If your symptoms from Sjögren syndrome affect other areas of the body, you might find relief from some of the immunosuppressive medicines that are used to treat other autoimmune disorders. Pain medicine might be needed, too, depending on your symptoms.
Living with Sjögren syndrome
There are treatments to help with dry eyes, dry mouth, and pain. But changing your diet can also play a role in easing Sjögren syndrome symptoms. For example, it may be helpful to avoid alcohol and foods that are spicy, hard, crunchy, or acidic. All of these tend to make symptoms worse. Smooth, soft, and creamy foods like soups, casseroles, and pasta dishes are often good choices. Some people with Sjögren syndrome also have celiac disease and need to avoid gluten as well.
Experts think that omega-3 fatty acids may help relieve dry eye symptoms. Clinical trials on using supplements are underway.
The Sjögren's Syndrome Foundation also suggests that you:
- Avoid medicines that might further dry your eyes, such as certain antihistamines and antidepressants. Talk with your healthcare provider about these choices.
- Not sit near air conditioning or heating vents. The dry air can also contribute to dry eyes.
- Use eye lubricants daily, even if you don’t have symptoms. Try sleeping with special eye gels that your healthcare provider can prescribe.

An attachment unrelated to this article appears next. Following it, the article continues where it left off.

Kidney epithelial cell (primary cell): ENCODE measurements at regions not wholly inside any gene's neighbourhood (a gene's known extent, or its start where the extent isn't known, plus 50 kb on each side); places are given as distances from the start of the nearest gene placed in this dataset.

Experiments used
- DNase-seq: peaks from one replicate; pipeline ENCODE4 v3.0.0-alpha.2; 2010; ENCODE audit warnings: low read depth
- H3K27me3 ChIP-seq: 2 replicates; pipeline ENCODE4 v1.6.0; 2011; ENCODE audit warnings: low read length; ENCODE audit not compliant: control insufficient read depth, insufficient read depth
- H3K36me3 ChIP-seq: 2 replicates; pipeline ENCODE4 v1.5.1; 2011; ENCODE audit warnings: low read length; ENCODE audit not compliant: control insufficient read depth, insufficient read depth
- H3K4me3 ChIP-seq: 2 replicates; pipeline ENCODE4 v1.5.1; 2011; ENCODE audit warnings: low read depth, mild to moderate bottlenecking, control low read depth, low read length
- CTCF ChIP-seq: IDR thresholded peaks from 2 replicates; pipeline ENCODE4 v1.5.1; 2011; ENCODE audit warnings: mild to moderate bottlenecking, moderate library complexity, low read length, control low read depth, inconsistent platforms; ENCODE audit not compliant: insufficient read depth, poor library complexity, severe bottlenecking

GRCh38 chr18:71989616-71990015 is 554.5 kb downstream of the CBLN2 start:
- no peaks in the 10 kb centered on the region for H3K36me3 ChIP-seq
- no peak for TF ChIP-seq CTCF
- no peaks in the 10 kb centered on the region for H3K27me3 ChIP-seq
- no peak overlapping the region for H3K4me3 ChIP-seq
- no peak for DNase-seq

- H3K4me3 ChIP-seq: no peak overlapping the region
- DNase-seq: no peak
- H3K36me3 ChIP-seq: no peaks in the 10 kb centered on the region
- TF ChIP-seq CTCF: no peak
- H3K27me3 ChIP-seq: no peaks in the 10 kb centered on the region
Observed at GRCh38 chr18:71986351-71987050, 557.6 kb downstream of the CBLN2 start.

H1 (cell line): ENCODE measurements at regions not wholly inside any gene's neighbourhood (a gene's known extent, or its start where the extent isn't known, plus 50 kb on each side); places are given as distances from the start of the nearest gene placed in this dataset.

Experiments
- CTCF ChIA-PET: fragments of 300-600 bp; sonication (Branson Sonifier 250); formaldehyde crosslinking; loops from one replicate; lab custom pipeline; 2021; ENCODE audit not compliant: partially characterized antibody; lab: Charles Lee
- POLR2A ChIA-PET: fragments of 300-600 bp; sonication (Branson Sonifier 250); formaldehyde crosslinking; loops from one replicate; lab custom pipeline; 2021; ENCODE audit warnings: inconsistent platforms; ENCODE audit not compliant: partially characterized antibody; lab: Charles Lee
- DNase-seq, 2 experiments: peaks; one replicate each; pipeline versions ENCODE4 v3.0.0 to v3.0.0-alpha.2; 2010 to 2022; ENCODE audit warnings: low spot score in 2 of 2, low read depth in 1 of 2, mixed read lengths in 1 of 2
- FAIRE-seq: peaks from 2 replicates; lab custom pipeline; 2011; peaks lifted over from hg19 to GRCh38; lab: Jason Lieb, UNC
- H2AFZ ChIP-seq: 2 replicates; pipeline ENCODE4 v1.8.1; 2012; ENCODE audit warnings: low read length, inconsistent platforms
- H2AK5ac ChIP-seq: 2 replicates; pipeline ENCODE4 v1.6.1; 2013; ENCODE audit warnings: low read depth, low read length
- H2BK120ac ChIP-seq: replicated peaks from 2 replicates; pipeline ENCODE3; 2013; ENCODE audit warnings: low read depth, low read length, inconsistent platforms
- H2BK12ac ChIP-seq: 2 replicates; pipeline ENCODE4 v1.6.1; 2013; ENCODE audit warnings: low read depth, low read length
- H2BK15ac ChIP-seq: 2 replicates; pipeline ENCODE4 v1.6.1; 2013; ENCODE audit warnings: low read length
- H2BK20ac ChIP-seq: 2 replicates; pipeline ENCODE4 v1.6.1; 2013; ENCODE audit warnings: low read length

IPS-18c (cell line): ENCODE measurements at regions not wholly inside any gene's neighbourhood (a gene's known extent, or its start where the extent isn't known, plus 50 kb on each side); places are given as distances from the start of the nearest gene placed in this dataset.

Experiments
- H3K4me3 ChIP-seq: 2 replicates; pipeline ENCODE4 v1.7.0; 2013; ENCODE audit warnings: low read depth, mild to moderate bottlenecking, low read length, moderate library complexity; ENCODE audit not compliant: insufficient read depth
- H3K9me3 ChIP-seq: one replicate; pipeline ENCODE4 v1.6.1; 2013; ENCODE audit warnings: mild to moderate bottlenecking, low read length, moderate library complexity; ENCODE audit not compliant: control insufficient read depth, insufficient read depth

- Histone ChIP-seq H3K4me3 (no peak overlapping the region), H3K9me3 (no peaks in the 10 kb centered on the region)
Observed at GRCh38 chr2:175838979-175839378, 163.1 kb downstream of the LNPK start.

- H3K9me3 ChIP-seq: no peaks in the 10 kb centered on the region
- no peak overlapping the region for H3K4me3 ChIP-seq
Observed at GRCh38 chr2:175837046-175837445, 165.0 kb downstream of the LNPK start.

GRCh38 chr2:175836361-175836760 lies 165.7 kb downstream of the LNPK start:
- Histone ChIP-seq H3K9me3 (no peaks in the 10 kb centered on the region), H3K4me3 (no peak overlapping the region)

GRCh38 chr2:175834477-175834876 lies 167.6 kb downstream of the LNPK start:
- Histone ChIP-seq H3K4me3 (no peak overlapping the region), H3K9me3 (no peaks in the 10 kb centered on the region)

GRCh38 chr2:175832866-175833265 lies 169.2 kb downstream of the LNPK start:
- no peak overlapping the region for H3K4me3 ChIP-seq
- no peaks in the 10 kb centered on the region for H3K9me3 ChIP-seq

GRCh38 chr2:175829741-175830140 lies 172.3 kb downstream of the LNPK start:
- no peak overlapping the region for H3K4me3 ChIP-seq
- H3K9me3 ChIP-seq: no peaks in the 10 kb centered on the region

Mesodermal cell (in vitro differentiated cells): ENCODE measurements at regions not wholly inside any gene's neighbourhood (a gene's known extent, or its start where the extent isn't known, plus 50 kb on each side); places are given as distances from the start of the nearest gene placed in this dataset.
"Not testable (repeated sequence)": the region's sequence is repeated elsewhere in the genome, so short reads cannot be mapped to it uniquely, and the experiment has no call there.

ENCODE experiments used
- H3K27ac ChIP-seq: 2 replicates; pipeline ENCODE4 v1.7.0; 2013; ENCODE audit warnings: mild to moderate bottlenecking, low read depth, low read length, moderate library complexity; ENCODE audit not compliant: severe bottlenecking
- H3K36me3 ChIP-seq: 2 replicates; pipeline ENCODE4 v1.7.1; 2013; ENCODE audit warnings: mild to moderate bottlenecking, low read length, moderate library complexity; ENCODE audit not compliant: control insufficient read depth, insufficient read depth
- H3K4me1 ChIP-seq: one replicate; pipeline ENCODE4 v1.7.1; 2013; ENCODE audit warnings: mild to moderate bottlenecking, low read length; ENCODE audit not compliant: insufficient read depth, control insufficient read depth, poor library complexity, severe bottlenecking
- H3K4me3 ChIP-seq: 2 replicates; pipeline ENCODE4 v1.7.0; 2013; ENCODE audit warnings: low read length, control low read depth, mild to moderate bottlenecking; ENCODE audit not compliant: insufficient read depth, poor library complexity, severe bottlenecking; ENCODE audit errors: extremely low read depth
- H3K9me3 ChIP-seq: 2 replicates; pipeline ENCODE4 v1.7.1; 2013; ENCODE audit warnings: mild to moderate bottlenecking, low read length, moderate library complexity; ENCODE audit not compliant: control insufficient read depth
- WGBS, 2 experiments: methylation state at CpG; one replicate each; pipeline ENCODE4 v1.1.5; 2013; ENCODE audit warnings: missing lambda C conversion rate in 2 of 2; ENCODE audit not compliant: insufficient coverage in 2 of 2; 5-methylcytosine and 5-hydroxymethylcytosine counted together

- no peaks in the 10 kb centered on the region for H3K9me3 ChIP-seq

- Use warm compresses daily to soothe irritated eyelids
- Brush your teeth after each meal. Floss daily to help prevent cavities caused by dry mouth.
- Get routine dental checkups.
- Avoid fizzy or acidic drinks
- Chew sugarless gum, if needed, to help lubricate your mouth
- Try using a room humidifier
- Sjögren syndrome is a very common autoimmune disorder. It causes your white blood cells to fight the glands that produce your body’s moisture.
- It affects more women than men. The 2 most common symptoms are dry eyes and dry mouth.
- Common eye and mouth symptoms can often be treated with over-the-counter eye and mouth drops.
- Changing your diet can also play a role in easing symptoms.
- There is no cure, so it is important to work with a specialist called a rheumatologist to manage your symptoms.
Tips to help you get the most from a visit to your healthcare provider:
- Know the reason for your visit and what you want to happen.
- Before your visit, write down questions you want answered.
- Bring someone with you to help you ask questions and remember what your provider tells you.
- At the visit, write down the name of a new diagnosis, and any new medicines, treatments, or tests. Also write down any new instructions your provider gives you.
- Know why a new medicine or treatment is prescribed, and how it will help you. Also know what the side effects are.
- Ask if your condition can be treated in other ways.
- Know why a test or procedure is recommended and what the results could mean.
- Know what to expect if you do not take the medicine or have the test or procedure.
- If you have a follow-up appointment, write down the date, time, and purpose for that visit.
- Know how you can contact your provider if you have questions.
March 22, 2017
Blaivas, Allen J., DO,Fetterman, Anne, RN, BSN